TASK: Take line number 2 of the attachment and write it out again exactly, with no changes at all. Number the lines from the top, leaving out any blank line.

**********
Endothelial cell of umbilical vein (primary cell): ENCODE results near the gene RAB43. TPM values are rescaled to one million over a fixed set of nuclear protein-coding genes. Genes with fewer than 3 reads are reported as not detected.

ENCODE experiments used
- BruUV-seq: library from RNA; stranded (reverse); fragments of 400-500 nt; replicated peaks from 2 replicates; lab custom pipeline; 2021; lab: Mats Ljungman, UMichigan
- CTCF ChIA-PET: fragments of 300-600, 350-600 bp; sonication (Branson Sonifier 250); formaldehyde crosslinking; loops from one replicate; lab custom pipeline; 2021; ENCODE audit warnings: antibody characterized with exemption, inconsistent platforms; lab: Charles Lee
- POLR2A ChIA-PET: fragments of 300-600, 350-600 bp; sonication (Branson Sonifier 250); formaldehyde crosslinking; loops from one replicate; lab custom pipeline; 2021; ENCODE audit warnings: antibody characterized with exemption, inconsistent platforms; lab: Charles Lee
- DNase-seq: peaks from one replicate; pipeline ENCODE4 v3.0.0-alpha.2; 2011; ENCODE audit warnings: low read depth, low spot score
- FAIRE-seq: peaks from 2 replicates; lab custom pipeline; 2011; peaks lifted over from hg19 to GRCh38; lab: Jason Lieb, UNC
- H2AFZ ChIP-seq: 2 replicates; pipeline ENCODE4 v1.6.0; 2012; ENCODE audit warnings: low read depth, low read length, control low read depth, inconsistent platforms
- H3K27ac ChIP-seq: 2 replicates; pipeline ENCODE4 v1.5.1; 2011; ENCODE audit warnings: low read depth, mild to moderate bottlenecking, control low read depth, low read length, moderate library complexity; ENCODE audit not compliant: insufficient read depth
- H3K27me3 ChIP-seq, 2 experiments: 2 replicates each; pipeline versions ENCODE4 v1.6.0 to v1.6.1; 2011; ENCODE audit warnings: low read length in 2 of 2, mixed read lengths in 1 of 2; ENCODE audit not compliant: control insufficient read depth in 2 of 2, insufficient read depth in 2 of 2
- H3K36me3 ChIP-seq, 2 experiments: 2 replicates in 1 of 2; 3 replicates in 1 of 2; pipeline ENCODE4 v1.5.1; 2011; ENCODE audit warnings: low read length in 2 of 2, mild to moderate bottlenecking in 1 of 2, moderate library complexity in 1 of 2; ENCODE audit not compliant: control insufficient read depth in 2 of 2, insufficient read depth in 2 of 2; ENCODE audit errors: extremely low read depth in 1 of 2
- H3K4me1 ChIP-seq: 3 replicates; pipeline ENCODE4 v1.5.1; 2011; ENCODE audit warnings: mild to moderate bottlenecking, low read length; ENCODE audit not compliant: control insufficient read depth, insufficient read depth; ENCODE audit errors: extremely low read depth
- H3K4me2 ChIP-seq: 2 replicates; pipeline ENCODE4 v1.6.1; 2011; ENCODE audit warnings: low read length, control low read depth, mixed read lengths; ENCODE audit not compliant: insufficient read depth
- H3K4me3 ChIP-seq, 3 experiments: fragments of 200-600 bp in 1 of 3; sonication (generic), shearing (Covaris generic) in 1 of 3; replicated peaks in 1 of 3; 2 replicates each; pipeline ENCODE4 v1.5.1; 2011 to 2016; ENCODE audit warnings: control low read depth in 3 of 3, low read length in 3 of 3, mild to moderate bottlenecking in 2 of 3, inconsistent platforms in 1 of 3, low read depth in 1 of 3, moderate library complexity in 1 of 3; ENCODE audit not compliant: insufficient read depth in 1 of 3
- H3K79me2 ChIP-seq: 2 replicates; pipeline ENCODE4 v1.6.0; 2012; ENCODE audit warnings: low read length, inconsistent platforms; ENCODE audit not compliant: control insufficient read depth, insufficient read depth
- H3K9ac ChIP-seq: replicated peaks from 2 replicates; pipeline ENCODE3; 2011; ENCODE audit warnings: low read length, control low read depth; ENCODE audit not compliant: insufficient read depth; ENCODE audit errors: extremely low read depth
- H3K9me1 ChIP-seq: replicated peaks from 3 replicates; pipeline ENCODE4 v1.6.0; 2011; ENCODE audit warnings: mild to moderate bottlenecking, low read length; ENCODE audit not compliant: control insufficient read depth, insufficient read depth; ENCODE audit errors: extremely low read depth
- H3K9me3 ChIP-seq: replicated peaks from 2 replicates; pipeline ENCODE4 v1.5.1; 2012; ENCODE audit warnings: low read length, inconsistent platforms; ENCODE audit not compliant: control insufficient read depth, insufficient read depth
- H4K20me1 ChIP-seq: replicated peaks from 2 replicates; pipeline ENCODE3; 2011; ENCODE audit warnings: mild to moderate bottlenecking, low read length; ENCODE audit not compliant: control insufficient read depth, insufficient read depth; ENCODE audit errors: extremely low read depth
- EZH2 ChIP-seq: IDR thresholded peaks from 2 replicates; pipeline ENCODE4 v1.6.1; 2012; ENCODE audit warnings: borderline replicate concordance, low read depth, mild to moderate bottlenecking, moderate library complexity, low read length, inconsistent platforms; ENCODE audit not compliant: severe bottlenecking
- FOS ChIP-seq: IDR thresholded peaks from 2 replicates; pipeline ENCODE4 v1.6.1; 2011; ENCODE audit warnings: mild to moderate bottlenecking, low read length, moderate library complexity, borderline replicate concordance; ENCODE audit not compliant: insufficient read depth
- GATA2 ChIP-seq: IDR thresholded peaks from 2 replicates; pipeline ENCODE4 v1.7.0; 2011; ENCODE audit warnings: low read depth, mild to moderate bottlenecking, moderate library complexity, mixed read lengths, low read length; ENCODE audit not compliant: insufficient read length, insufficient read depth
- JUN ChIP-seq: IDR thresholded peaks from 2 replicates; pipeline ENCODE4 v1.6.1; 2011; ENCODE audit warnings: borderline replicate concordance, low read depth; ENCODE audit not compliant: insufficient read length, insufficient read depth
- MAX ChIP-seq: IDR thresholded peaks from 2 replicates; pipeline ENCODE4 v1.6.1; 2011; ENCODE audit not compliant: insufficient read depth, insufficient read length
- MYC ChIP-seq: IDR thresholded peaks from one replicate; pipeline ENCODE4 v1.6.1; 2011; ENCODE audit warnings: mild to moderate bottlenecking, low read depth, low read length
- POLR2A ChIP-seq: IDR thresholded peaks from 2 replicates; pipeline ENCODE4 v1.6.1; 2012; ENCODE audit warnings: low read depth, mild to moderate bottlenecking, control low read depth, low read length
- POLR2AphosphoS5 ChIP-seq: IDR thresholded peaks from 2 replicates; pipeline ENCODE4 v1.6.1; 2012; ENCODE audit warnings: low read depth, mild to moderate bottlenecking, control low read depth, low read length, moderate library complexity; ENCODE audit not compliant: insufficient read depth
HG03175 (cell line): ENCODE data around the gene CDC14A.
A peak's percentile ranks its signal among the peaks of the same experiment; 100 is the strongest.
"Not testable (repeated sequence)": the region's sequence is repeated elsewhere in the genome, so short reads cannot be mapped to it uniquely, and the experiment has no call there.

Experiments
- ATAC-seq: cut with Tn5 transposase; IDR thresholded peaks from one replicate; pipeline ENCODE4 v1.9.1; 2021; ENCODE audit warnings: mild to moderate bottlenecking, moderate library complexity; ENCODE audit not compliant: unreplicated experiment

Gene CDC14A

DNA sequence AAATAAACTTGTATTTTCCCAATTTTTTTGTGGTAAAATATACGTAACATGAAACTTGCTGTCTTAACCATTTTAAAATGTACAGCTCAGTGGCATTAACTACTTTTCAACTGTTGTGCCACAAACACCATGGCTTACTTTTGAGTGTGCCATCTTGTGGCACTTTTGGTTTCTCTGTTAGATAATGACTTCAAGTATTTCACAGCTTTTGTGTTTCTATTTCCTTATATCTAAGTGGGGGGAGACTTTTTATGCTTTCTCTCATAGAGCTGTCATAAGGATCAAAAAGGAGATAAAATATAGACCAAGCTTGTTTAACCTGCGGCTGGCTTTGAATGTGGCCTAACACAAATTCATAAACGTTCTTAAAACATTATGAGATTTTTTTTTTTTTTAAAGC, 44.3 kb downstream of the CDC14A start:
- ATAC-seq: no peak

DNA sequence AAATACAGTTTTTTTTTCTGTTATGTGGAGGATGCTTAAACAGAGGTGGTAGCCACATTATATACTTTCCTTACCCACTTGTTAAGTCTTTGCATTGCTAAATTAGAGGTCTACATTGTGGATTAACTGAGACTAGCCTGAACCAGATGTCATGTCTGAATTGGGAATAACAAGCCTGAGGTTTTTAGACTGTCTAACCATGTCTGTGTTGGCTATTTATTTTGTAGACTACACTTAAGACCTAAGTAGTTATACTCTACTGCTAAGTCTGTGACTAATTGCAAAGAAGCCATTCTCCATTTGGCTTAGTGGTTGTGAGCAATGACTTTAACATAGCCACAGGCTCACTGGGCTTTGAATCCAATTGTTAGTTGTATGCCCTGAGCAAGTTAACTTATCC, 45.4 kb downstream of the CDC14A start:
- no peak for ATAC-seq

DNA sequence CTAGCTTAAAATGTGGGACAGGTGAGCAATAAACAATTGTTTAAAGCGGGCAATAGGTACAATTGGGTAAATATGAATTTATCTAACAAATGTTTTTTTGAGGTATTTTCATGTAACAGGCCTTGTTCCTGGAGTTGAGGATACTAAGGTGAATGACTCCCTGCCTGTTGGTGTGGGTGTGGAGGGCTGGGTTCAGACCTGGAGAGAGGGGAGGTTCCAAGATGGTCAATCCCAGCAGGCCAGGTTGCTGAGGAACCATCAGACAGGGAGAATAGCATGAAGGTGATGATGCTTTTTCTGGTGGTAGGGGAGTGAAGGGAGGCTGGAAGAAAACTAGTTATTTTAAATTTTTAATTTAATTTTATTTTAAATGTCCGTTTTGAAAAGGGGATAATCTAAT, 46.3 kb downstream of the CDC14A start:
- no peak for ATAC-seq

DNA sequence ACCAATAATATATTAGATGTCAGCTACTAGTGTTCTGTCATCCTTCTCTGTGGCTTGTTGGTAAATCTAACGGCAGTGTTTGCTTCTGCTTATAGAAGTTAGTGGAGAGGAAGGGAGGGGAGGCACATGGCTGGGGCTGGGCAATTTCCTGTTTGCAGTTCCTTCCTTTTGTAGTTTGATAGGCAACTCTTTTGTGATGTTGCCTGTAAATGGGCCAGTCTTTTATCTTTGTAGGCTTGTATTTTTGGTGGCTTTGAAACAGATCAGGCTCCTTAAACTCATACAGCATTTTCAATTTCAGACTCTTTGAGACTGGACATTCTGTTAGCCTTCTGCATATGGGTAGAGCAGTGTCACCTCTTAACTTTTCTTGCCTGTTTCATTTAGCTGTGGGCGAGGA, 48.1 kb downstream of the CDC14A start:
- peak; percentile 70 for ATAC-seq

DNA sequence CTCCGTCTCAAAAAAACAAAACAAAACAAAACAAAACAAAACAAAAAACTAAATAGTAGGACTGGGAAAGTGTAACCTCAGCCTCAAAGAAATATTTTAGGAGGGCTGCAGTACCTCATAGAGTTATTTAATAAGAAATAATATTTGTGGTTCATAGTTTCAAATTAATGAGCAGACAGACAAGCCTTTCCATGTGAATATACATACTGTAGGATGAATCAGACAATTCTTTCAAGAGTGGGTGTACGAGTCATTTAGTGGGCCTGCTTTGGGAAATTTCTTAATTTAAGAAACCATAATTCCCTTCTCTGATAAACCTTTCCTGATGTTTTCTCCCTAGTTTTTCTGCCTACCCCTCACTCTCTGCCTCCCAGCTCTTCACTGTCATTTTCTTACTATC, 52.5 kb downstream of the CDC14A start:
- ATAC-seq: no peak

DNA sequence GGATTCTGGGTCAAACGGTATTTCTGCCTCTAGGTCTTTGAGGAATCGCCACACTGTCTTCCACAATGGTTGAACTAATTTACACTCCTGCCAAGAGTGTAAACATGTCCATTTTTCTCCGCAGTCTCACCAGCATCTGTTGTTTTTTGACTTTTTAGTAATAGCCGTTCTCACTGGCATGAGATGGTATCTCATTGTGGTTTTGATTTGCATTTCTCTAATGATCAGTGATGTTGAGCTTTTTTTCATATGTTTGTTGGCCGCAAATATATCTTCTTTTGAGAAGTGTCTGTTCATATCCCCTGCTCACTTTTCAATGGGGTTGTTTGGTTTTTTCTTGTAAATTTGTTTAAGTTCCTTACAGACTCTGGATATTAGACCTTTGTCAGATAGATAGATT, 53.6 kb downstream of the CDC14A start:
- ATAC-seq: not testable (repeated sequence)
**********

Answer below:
ENCODE experiments used